Sometimes my time management reminds me of Nixon in Frost/Nixon: “I cut off one arm, then I cut off the other, and I’m not a good butcher!”

    But I work at it. I will keep this blog in mind.

    Possible butcher tips: Pooping and driving (respectively) do not command your full attention, and are wonderful opportunities for additional time.

  4. Mya K. Douglas

    Loved this! I am finishing my 2nd novel and working on my first script. I usually like to juggle 3 projects at once. But it’s different stepping into something new. So for me, a script and a book is enough balls 2 juggle! Also, might I add, that thing about dropping a ball is refreshing. I thought I was crazy 4 writing a treatment 4 an idea I had. This new ball I’ve picked up (different idea that burned inside of me for months) is MUCH lighter n my hands. Makes juggling easy!

  5. GREG

    You once again wrote a GREAT piece Jeanne. I’m currently juggling 4 scripts. If I have a script that has a deadline it IS priority. Otherwise I write whichever story I get an inspiration for at the time. With my young kids I have to write when I get the chance. I will sometimes write a line or two and then don’t have a chance to get back on the laptop for a couple hours before I can add more to the scene. Late night writing is a must.

  6. Jeannie

    I’m editing a script, writing another, editing the first 100 pages of a novel for an editor request and taking care of five teens and a man. Oh, and I have a real job, too. How do I handle it? Better living through chemistry, I always say!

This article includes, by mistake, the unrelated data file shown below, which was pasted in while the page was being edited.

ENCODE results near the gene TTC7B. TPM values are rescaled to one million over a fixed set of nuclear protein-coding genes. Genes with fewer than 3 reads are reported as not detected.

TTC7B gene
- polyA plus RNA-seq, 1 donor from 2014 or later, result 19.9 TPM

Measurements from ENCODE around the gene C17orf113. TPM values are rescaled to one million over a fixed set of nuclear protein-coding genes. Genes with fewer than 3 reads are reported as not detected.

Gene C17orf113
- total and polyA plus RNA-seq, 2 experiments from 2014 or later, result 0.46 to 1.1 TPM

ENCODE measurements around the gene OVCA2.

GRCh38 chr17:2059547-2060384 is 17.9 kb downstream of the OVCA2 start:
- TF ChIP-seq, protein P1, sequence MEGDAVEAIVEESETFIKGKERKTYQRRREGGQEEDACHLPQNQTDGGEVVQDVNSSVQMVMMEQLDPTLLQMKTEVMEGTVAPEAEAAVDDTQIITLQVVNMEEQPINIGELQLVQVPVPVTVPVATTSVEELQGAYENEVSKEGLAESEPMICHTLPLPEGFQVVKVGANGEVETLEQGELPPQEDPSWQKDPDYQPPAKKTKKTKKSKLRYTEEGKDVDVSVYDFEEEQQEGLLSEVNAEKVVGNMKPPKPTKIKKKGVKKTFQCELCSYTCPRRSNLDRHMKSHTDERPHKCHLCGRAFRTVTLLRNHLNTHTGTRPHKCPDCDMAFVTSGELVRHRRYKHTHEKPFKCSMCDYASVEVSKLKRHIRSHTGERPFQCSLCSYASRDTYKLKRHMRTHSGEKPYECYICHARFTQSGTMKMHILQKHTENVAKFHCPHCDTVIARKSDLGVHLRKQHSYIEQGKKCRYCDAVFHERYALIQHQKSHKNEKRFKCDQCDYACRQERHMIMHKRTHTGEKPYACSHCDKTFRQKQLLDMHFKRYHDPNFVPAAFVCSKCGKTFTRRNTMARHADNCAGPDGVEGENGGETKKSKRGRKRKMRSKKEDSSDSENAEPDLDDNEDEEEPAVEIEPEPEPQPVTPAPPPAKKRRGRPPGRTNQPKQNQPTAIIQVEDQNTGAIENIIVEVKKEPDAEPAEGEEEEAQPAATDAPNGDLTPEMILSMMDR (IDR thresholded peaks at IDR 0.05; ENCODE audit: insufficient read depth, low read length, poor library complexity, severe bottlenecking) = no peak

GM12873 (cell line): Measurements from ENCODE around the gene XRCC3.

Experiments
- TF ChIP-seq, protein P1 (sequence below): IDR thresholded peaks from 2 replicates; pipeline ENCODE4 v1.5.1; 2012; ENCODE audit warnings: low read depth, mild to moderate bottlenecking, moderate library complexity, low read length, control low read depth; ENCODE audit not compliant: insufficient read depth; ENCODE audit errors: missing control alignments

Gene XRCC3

7. Jeanne Veillette BowermanJeanne Veillette Bowerman Post author

    I just went for a run and was digesting Vivi Anna’s advice on carving out time to write on several projects a day, even if it’s just one hour. While some may think “what good is an hour?”‘, I assure you any progress, even small, is still progress. When I wrote the first vomit draft of my novel, I did it in 30-minute spurts, challenging other writers to what we call “word wars.” We’d set a timer and write our asses off for 30 minutes, nonstop. We could easily get 1000 words down. In 19 days, I had 50,000 words, all done in 30-minute bits. Baby steps.

  8. Vivi Anna

    I juggle at least 4-5 projects at all times. I have to or I go batty.

    If I am on a book deadline, which I usually am, I will set time slots for each project every day.

    For example: Today I will devote 2 hrs to my book, 1 hr to my script, and if I still feel like writing, 1/2 hr to my next outline.